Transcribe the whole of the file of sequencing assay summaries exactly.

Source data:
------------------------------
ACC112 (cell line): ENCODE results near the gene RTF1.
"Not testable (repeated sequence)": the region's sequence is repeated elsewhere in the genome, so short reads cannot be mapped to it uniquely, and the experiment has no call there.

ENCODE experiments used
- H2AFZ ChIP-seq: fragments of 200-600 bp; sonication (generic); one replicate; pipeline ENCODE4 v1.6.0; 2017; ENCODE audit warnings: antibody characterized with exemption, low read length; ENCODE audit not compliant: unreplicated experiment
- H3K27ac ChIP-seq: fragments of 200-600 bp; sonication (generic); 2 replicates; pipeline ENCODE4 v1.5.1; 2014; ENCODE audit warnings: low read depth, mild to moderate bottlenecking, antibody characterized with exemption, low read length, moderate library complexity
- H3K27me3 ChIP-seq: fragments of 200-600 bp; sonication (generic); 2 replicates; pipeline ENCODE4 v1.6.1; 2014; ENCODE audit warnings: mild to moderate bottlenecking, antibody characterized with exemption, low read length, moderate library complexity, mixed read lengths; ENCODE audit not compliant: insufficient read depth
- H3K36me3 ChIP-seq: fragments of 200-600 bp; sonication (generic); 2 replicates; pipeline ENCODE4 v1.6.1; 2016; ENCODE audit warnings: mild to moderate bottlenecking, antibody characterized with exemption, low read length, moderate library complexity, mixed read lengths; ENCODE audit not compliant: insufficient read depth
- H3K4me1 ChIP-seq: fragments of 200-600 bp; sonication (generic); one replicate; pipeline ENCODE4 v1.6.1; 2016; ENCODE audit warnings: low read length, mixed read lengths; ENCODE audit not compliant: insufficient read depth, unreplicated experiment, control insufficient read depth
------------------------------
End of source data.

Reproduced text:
ACC112 (cell line): ENCODE results near the gene RTF1.
"Not testable (repeated sequence)": the region's sequence is repeated elsewhere in the genome, so short reads cannot be mapped to it uniquely, and the experiment has no call there.

ENCODE experiments used
- H2AFZ ChIP-seq: fragments of 200-600 bp; sonication (generic); one replicate; pipeline ENCODE4 v1.6.0; 2017; ENCODE audit warnings: antibody characterized with exemption, low read length; ENCODE audit not compliant: unreplicated experiment
- H3K27ac ChIP-seq: fragments of 200-600 bp; sonication (generic); 2 replicates; pipeline ENCODE4 v1.5.1; 2014; ENCODE audit warnings: low read depth, mild to moderate bottlenecking, antibody characterized with exemption, low read length, moderate library complexity
- H3K27me3 ChIP-seq: fragments of 200-600 bp; sonication (generic); 2 replicates; pipeline ENCODE4 v1.6.1; 2014; ENCODE audit warnings: mild to moderate bottlenecking, antibody characterized with exemption, low read length, moderate library complexity, mixed read lengths; ENCODE audit not compliant: insufficient read depth
- H3K36me3 ChIP-seq: fragments of 200-600 bp; sonication (generic); 2 replicates; pipeline ENCODE4 v1.6.1; 2016; ENCODE audit warnings: mild to moderate bottlenecking, antibody characterized with exemption, low read length, moderate library complexity, mixed read lengths; ENCODE audit not compliant: insufficient read depth
- H3K4me1 ChIP-seq: fragments of 200-600 bp; sonication (generic); one replicate; pipeline ENCODE4 v1.6.1; 2016; ENCODE audit warnings: low read length, mixed read lengths; ENCODE audit not compliant: insufficient read depth, unreplicated experiment, control insufficient read depth